Sunday Telegraph: British forces became embroiled in the fight to wrest control of Basra from Iranian-backed militias yesterday, as a senior US military adviser accused Gordon Brown of failing “as an ally” in his desire for a hasty withdrawal of troops. The Sunday Telegraph
By Tim Shipman, Philip Sherwell and Colin Freeman
British forces became embroiled in the fight to wrest control of Basra from Iranian-backed militias yesterday, as a senior US military adviser accused Gordon Brown of failing “as an ally” in his desire for a hasty withdrawal of troops.
While Iraqi Army forces continued to struggle to subdue Mehdi Army militiamen, British troops became directly engaged for the first time. British artillery based at Basra airport pounded guerrilla positions while US and British warplanes took part in bombing and strafing runs.
The fighting, however, continued to spread to Baghdad and other Mehdi Army stronghold cities, prompting fears that it could undo hard-won security gains achieved by the year-long US “troop surge” in the capital.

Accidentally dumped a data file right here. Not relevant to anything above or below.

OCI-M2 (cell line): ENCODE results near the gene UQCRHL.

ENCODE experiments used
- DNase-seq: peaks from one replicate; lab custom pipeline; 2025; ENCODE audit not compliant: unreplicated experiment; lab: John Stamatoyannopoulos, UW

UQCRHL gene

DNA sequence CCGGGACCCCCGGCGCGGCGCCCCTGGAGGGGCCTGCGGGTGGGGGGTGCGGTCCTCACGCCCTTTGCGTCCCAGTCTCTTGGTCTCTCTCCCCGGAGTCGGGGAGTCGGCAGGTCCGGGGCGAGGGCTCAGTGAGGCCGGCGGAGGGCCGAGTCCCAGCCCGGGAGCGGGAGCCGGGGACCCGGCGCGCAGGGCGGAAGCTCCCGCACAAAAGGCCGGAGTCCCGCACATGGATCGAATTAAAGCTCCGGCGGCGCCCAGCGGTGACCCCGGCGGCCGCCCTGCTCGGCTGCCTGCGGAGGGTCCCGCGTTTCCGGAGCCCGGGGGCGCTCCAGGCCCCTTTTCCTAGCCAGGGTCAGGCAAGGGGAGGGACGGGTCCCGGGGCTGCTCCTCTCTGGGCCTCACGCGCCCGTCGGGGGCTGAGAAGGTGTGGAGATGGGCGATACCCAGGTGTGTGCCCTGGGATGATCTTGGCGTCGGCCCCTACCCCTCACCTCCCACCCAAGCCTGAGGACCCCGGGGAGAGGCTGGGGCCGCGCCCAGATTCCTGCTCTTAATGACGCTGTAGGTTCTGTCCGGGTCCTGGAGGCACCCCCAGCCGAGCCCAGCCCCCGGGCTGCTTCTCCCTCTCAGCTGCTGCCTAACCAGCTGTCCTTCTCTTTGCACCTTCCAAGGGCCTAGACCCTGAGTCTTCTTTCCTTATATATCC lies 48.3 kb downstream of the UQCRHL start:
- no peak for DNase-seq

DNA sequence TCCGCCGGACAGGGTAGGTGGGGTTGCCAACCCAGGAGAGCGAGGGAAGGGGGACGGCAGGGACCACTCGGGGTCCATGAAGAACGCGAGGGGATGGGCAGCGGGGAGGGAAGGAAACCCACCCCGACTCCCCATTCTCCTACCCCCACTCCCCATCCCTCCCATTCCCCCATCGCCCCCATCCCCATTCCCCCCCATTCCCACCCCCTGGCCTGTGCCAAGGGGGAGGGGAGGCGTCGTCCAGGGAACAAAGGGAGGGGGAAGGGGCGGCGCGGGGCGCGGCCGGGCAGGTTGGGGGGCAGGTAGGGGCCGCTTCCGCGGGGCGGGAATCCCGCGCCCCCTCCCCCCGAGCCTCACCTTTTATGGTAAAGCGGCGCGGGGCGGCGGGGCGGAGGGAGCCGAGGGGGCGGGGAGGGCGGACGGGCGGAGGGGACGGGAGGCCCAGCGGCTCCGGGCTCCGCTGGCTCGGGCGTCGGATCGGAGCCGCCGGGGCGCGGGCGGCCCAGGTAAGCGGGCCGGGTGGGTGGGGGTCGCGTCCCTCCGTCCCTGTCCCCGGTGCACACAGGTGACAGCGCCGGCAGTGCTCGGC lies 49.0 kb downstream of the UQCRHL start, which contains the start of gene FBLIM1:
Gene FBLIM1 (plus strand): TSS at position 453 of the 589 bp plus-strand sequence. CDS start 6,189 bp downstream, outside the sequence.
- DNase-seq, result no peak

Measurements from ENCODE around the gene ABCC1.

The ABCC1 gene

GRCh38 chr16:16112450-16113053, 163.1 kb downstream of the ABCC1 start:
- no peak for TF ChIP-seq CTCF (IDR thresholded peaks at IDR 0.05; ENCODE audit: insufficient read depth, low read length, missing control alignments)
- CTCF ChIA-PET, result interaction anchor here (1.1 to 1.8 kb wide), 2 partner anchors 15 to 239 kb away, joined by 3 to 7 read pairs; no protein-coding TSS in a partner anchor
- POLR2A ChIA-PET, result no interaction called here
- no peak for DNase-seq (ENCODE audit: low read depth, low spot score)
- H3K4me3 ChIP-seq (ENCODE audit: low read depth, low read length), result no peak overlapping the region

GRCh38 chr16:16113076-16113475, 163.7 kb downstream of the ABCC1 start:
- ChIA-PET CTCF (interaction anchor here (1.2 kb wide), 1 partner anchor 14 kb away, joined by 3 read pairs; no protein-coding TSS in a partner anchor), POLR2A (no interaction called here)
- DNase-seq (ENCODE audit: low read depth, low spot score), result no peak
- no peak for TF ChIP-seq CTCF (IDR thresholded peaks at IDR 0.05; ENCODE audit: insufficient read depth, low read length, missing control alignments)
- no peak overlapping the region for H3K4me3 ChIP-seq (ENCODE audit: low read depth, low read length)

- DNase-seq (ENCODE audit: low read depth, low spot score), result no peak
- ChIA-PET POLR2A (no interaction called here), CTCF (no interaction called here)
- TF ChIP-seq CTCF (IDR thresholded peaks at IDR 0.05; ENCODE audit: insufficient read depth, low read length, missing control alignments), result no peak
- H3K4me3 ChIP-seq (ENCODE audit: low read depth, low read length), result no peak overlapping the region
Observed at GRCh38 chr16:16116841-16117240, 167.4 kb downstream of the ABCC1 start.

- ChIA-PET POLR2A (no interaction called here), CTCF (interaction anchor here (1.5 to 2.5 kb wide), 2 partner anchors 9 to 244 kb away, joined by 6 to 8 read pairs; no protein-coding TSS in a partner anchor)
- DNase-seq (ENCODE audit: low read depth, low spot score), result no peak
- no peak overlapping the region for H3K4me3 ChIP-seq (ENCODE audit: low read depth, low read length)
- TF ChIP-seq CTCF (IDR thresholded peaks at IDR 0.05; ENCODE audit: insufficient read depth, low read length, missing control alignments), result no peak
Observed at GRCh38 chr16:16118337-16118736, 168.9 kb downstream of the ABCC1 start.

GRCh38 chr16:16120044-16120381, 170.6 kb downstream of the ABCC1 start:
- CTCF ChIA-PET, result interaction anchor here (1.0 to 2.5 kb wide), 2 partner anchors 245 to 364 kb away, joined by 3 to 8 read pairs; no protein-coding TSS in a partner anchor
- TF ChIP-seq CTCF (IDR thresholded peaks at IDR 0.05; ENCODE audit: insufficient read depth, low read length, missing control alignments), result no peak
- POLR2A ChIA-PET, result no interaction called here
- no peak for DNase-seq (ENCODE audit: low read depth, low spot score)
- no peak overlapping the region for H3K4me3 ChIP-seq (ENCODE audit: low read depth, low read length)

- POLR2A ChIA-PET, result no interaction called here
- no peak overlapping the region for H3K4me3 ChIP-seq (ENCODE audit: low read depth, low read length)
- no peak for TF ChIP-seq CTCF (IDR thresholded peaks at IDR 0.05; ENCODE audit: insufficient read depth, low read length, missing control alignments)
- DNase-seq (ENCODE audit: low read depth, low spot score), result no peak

Although British commanders in Basra still intend to play only a back-seat role, the deteriorating security picture nationwide prompted harsh comments from the principal architect of the surge strategy.
Mr Kagan, a fellow at the American Enterprise Institute think-tank, told The Sunday Telegraph: “British forces have an obligation to step up when needed and it sure looks here like they’re needed.
“It is rather a watershed moment in the Anglo-American alliance. I understand that your Prime Minister has already said that the special relationship is over. There’s an issue here of fulfilling your obligations as an ally, freely undertaken.”
His fellow surge architect, retired US general Jack Keane, also voiced doubts that the Iraqi security forces would be able to pacify Basra unassisted. “There are about 8,000 armed militiamen with a stranglehold on the people of Basra. The situation in Basra has deteriorated since the British pulled out.”
Their comments are likely to embarrass Downing Street and anger British commanders in Basra, who have insisted their policy of scaling down their presence is to encourage Iraqi security forces to take the lead. Senior officers also said that the coalition command in Baghdad approved their plans.
However, both surge advisors have the ear of the White House and the Pentagon.
Mindful of US unease over Basra, Des Browne, the Defence Secretary, will signal this week that there will be no withdrawal of UK troops from Iraq this spring.
He will tell the Commons that “all options remain under review”, but government sources said it was accepted within the military that any troop withdrawal at this time would be “presentationally unacceptable”.